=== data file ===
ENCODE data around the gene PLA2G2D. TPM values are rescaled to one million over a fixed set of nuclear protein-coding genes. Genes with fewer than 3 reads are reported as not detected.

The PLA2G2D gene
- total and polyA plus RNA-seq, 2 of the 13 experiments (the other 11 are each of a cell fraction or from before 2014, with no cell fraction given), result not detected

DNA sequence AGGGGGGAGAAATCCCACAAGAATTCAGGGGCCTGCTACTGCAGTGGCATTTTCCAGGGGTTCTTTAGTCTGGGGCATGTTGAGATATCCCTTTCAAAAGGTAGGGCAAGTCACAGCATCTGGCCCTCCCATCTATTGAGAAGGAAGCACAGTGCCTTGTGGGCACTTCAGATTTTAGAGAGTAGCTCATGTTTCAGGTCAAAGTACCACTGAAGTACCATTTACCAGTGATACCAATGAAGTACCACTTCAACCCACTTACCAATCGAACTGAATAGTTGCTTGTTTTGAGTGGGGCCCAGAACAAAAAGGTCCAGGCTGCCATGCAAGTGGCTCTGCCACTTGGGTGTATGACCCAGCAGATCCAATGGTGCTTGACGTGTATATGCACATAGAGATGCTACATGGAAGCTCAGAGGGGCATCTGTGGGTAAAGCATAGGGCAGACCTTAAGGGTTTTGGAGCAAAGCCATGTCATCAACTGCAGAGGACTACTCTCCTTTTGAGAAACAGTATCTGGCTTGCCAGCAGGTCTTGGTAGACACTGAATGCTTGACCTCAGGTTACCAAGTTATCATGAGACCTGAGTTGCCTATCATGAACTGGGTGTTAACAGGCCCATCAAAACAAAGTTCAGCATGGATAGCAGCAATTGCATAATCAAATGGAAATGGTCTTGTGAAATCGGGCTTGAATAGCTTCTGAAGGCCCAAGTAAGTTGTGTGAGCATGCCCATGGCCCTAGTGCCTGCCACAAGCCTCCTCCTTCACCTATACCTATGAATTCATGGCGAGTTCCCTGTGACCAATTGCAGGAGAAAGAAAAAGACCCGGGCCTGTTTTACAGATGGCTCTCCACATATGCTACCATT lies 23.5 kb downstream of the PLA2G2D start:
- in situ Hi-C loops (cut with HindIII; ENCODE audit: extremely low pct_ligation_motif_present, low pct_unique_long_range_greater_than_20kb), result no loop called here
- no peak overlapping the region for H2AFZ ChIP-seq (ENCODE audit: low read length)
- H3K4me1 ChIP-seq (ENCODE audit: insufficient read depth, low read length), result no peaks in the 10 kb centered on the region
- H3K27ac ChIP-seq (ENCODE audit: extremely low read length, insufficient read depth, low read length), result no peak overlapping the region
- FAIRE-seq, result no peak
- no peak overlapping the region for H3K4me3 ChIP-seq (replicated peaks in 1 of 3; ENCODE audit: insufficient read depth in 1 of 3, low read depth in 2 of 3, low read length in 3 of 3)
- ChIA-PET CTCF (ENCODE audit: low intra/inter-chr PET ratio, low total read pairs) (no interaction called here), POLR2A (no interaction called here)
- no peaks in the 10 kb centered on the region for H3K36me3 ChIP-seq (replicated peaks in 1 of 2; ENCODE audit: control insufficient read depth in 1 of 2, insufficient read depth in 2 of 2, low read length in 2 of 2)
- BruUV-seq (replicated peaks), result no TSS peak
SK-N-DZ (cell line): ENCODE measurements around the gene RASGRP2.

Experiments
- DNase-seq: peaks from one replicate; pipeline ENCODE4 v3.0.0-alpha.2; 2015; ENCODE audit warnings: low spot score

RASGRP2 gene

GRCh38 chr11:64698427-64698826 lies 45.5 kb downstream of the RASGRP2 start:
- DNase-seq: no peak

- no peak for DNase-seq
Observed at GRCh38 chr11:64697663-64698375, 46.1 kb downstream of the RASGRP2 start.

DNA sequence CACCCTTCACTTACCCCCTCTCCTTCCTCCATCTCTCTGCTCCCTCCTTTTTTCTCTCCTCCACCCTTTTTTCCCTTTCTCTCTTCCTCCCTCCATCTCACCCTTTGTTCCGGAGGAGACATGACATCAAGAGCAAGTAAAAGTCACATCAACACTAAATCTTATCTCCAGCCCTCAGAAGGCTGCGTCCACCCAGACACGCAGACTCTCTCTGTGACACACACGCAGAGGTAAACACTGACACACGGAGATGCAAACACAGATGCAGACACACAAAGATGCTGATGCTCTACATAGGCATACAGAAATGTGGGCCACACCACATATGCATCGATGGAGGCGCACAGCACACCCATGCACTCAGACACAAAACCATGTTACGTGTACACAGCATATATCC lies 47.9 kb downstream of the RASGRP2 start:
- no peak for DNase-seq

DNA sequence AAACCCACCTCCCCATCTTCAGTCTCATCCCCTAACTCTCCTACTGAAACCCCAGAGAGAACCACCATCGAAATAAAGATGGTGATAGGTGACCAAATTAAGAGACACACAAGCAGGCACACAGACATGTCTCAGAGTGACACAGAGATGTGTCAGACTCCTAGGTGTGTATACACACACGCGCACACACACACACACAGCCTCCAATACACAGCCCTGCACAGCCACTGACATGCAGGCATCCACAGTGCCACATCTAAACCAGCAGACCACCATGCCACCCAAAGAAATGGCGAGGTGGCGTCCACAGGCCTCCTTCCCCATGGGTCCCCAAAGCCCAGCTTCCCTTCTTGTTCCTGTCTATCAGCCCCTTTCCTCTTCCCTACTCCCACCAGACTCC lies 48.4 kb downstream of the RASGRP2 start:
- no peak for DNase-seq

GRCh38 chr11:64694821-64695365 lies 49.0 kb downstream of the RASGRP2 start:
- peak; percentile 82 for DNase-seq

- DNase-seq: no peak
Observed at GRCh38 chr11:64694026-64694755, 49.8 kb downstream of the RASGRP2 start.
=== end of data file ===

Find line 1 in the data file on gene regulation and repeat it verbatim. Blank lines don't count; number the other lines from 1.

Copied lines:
ENCODE data around the gene PLA2G2D. TPM values are rescaled to one million over a fixed set of nuclear protein-coding genes. Genes with fewer than 3 reads are reported as not detected.